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How Do I Root Aborvitae Cuttings

By Jennifer Loucks ; Updated September 21, 2017
Propagate arborvitae by taking cuttings in midsummer.
evergreen image by Joann Cooper from <a href='http://www.fotolia.com'>Fotolia.com</a>

The evergreen Arborvitae is a tree or large shrub that reaches a height up to 50 feet when allowed to grow. It produces a flat leaf with a scaly texture. Plant the Arborvitae in USDA hardiness zones 4 through 9 in soil that is well-draining and nutrient-rich for best results. Choose a partially shaded area to prevent sunscald on the foliage. Propagate a three-year-old or older Arborvitae by taking semi-hardwood stem cuttings starting in midsummer through early fall.

Cut 6-to 8-inch semi-hardwood cuttings from the Arborvitae tree using a sharp blade. Semi-hardwood stems are new growth that is beginning to turn woody and mature.

Fill a clean propagation tray with a mixture made from equal quantities of coarse sand, peat moss and perlite. Moisten the mixture with water until it has the consistency of a damp sponge.

Remove the foliage from the lower half of the Arborvitae cutting, and dip the bottom cut end into rooting hormone. Tap the stem to remove excess hormone, and stick the end into the rooting tray to a depth of one-third the length of the stem. Space the stems so they do not touch.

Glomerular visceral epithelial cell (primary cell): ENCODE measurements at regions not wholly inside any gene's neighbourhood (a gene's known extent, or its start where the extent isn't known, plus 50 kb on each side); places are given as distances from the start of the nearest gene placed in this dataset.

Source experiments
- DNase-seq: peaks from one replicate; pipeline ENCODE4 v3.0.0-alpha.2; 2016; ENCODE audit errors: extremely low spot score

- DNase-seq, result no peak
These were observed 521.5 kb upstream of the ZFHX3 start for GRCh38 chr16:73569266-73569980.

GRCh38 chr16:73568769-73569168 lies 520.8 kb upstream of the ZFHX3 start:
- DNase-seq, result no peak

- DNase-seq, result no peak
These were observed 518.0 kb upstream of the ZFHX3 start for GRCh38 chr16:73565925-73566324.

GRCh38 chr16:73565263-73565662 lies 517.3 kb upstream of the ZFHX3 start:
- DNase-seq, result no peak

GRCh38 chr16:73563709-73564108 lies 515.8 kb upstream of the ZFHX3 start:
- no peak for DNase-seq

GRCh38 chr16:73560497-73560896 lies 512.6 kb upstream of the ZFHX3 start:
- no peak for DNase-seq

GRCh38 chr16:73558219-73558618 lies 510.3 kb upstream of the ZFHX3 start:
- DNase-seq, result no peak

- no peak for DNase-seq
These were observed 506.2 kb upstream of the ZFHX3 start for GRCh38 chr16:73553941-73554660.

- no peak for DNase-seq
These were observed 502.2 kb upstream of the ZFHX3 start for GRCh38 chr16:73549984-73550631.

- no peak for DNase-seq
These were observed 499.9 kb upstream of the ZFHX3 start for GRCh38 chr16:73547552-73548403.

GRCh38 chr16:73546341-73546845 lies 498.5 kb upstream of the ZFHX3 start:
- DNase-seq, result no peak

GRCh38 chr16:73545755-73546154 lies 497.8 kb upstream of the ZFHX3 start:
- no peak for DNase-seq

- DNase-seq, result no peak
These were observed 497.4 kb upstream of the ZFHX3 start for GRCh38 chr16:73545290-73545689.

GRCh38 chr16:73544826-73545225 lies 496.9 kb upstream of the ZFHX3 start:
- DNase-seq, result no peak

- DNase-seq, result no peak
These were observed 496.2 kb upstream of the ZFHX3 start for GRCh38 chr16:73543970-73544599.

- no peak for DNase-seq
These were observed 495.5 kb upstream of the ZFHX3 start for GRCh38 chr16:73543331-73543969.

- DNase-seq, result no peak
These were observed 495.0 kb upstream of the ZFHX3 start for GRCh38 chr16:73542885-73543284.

Mist the Arborvitae cuttings with air-temperature water, and cover the tray with clear plastic. Place the propagation tray in an area that receives indirect sunlight, with a temperature of approximately 70 degrees F.

Monitor the cuttings by opening the plastic cover each day. Mist the cuttings with water to keep a humid environment around the cuttings during the root development process.

Pull on the Arborvitae cuttings 5 to 6 weeks after planting them in the propagation tray. If they resist when you pull them, it means that roots are present. Move the soil around the stems to verify the length of the roots.

Transplant Arborvitae cuttings into 4-inch growing containers once the roots reach a length of 1 inch or longer. Continue to grow the stems indoors for at least one year to increase root development before transplanting outdoors.


Things You Will Need

  • Sharp blade
  • Propagation tray
  • Peat moss
  • Coarse sand
  • Perlite
  • Rooting hormone
  • Water misting bottle
  • Clear plastic
  • 4-inch growing containers
  • Bleach


  • Clean the propagation tools and growing containers with a solution of 9 parts water and 1 part bleach. Rinse the equipment well and let dry before using.

About the Author


Jennifer Loucks has been writing since 1998. She previously worked as a technical writer for a software development company, creating software documentation, help documents and training curriculum. She now writes hobby-based articles on cooking, gardening, sewing and running. Loucks also trains for full marathons, half-marathons and shorter distance running. She holds a Bachelor of Science in animal science and business from University of Wisconsin-River Falls.